Ken Ken's Comments (member since Feb 01, 2008)

Ken's comments from the Language & Grammar group.

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3 hours, 47 min ago

2740 'n' Match
15 hours, 53 min ago

2740 Trail
16 hours, 20 min ago

2740 eugenics
19 hours, 46 min ago

2740 oxymorons
Jul 22, 2016 03:28AM

2740 What's so civil about Civil Wars?
Jul 21, 2016 12:54PM

2740 We're not scrimping on our discussion of scrim, that's for sure. Are there any more overused words we can defend (or condemn)?
Jul 21, 2016 07:51AM

2740 And I was criticized for writing a poem about my dog. Dog poems, too, are apparently overused.

These critics need to read Ecclesiastes. There is nothing new under the sun. And anything old can be written about in a novel way.

Neo-scrimism, call it.
Jul 19, 2016 09:52AM

2740 Teachers only have a handful of hours a day to teach some fundamentals and introduce an enormous range of subjects. The bulk of education happens (or not) at home.

Amen to the entire post, but especially the line above. My experience is that parents are increasingly ceding the entire task of education (including ethics, in some cases) to teachers because, frankly, they're too "busy" (often with work, computers, and their phones).

That said, many other parents remain active and engaged in their child's "big picture" education as Longhare describes it just north of here.
Jul 19, 2016 06:43AM

2740 Not true of all teachers. I am blessed in that way. Though I have to teach common books in our 8th-grade curriculum, I have a free hand when it comes to selecting and teaching poems, short stories, essays, and plays.

Yes, we have a set vocabulary book, but I throw words on the board that I use in class, too.
Jul 18, 2016 06:52AM

2740 Thanks for the update. And the reminder about winter. How quickly we forget when we're sweltering over here. And I suppose the cats are OK with colder weather. Fur coats, don't ya know...
Jul 17, 2016 06:18PM

2740 And you, long-time-no-see Gabi (it rhymes, though I seldom do)...
Jul 17, 2016 05:23PM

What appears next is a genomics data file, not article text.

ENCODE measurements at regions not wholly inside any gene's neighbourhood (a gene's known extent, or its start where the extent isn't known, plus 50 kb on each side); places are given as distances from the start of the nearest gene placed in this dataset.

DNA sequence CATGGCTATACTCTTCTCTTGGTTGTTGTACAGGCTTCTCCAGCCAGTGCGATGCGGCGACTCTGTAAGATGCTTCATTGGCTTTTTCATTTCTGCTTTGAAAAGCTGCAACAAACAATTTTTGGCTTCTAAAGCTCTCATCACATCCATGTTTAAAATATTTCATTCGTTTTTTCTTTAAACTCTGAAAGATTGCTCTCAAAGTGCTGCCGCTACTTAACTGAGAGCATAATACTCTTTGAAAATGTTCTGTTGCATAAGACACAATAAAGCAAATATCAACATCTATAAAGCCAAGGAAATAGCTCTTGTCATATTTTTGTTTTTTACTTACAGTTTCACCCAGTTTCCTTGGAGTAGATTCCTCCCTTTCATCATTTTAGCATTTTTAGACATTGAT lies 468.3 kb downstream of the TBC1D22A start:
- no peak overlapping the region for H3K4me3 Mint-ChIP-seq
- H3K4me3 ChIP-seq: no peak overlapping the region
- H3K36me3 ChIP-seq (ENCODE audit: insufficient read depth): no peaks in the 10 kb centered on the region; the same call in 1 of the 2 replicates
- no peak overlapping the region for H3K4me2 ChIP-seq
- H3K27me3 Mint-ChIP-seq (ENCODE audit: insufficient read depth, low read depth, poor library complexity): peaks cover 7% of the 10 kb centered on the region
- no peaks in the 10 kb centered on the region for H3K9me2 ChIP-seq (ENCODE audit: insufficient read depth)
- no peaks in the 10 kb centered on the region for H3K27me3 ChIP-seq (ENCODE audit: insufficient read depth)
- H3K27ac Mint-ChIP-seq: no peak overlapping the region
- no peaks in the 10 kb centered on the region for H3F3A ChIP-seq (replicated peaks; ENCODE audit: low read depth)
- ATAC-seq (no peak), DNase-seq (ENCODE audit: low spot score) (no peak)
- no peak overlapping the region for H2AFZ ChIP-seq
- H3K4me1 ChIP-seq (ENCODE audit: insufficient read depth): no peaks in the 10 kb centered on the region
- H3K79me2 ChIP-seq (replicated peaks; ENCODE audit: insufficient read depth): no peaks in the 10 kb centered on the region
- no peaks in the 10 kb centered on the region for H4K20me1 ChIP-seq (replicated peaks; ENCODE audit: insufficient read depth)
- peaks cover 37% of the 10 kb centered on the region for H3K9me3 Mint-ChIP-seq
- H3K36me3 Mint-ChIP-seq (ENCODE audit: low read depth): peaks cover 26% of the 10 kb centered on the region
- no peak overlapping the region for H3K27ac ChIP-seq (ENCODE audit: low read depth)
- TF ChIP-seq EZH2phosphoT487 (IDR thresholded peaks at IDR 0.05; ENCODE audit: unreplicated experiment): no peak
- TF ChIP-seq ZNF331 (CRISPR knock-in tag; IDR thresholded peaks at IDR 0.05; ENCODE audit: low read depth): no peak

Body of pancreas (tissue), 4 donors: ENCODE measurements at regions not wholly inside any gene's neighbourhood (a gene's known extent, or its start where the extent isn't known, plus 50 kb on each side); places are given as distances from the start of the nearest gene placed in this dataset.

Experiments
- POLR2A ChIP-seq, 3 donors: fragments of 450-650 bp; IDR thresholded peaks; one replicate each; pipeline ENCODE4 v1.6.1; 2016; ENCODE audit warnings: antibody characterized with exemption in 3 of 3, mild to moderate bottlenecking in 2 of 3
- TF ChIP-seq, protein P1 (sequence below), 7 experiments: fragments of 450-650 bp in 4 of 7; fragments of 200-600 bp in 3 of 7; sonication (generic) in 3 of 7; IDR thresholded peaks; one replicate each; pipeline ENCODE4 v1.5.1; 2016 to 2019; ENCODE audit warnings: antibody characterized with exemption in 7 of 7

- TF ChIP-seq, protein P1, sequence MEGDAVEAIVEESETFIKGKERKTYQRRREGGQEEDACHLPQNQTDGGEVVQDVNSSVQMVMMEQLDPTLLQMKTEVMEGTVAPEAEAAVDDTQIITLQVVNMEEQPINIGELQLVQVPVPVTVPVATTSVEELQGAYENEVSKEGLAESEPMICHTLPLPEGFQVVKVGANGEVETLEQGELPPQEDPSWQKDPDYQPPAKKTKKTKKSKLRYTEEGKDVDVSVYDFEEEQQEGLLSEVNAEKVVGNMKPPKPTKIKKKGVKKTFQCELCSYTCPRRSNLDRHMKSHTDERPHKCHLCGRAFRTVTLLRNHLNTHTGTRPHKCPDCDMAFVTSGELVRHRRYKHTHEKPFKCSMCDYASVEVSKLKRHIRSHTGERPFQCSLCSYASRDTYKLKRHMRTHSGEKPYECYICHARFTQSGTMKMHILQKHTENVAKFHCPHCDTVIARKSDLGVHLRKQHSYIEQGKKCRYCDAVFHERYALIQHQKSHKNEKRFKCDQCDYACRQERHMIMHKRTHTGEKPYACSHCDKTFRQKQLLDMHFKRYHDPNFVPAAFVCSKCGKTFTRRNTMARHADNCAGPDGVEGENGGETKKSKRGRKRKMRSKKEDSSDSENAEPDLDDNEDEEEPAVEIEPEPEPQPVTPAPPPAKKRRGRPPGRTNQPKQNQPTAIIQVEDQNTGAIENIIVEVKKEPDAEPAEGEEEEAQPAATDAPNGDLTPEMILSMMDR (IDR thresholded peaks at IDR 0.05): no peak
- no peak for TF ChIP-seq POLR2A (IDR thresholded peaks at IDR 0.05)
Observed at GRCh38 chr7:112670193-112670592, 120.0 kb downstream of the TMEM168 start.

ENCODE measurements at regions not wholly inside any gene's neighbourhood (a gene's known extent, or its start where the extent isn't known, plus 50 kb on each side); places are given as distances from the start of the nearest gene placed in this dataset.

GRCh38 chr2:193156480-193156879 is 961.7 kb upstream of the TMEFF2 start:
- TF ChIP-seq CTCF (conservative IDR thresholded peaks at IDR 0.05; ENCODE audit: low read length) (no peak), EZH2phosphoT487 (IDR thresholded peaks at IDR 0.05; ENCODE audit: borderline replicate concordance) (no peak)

2740 Longhare -- You're correct. I didn't mean to imply that anti-elitism is new or special to the U.S. I only meant to say that it is in one of its resurgences of late, as personified by a certain populist candidate not named Bernie.

LOVE the line "the Marie Kondos of reading," though I didn't much care for her book (which is odd, me being a "simplify" guy of the old Thoreau order).

Stephen -- Kvas is an alcoholic drink favored by Russian peasants and often seen in Turgenev and Tolstoy novels, for instance.

As for scrim, I used it with poetic license as the "fabric" of dawn in the first stanza of the poem "Another Country":

Under the frozen dome of December
mornings, the scrim of dawn
not even an orange thread
caught in the eastern branches,
I often marvel at the dog's earthly
preoccupations when my nose,
called to greater heights, sniffs
at the cold and dry scent of the heavens.
Jul 17, 2016 02:27PM

2740 West Nile is at home in New England, usually not until Aug. through the first hard frost, though this year, despite the drought, it's getting press for presence in July. Oh, those adaptable skeeters! (And no, you don't have to think deeply on Sunday or any other day of the week. I don't.)
Jul 17, 2016 02:26PM

2740 "Some more please, sir."
Jul 17, 2016 02:25PM

2740 Love those pigeons stitched on the telephone wire...
Jul 17, 2016 10:21AM

2740 Whoo am I to say?
Jul 17, 2016 10:20AM

2740 Mosquitoes are the authors of MANY diseases, though I didn't know they spread Lyme. Thought that was strictly the purview of deer tick.
Jul 17, 2016 10:18AM

2740 It's a bit disconcerting because so much depends on context and accuracy, YET there is a growing strain of anti-elitism (and the "anti-" forces get to define "elitism," thank you) in this country which might include dismissing authors as pretentious because of their word choice.

So if I don't know x number of words as I read a book, do I get to dismiss both it and its author, to claim no one can enjoy the book because no one can understand it? In truth, we read many books and articles every day, skipping over words we flat-out don't know or know in a general sense but couldn't quite define if called on the carpet. Yet we still comprehend the text perfectly well.

I took a quick flip through my book and came up with the words that follow. Are they "inaccessible"? Too difficult? "Excessive" vocabulary? Who's to say, and isn't it all subjective, reader by reader, anyway?

Jul 17, 2016 10:03AM

2740 "And in this wall, a crannied chink...." -- A Midsummer Night's Dream
Jul 17, 2016 10:01AM

2740 And watch too many Papillon reruns.
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